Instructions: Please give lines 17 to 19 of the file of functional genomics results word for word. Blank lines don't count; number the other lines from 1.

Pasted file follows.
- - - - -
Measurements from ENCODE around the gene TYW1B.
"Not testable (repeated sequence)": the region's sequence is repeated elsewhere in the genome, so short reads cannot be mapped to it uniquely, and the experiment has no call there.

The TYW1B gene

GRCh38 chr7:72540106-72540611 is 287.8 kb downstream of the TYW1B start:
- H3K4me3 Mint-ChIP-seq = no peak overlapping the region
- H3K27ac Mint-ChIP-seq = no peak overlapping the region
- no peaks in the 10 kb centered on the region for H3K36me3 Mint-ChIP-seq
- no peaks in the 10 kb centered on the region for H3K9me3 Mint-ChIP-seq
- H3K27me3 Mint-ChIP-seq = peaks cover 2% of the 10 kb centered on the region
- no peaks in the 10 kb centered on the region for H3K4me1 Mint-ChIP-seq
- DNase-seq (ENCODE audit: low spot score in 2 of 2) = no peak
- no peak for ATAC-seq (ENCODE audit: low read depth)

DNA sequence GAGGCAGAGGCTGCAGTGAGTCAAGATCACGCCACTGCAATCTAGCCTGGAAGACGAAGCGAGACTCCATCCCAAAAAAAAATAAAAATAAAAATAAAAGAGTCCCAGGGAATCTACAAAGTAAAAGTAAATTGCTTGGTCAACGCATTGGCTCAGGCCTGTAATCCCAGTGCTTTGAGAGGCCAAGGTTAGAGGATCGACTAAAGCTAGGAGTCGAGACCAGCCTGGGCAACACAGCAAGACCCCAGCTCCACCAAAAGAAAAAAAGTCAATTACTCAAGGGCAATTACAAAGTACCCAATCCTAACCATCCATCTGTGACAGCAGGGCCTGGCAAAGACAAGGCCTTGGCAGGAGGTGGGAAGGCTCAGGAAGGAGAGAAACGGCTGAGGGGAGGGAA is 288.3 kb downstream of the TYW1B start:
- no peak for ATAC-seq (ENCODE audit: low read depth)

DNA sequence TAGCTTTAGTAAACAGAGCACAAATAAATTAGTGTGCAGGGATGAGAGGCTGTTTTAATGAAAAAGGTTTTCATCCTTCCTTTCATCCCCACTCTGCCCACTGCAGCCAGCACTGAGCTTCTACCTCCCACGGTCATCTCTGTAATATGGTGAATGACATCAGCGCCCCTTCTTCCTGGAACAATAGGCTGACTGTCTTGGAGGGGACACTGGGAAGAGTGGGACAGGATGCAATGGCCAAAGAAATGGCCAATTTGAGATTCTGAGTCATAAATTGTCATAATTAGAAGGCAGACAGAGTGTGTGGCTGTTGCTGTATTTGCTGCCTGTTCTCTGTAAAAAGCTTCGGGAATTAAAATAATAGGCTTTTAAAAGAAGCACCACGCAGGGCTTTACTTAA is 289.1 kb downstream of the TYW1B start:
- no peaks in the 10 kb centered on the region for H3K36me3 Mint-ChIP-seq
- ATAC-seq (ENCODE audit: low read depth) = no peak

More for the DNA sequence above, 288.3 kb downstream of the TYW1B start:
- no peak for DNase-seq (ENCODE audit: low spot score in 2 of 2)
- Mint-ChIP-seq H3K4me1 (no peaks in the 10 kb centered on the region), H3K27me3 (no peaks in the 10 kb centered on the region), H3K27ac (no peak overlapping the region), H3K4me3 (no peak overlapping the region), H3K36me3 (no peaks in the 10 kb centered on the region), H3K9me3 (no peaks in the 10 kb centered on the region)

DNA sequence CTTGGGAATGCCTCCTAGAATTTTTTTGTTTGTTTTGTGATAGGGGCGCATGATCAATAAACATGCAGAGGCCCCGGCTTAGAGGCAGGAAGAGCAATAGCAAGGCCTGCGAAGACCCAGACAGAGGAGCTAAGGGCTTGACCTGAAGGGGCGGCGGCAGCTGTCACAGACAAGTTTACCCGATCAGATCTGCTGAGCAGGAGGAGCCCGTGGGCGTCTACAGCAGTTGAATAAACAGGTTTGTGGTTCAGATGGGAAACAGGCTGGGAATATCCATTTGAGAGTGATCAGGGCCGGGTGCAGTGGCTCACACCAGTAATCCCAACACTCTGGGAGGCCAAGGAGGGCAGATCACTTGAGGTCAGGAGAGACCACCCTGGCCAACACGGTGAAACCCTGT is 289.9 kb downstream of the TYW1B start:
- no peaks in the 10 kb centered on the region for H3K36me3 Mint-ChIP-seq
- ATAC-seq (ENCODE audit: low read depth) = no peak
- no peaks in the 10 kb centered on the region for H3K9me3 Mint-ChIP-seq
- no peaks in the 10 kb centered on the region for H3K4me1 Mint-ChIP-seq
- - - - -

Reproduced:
- ATAC-seq (ENCODE audit: low read depth) = no peak

More for the DNA sequence above, 288.3 kb downstream of the TYW1B start:
- no peak for DNase-seq (ENCODE audit: low spot score in 2 of 2)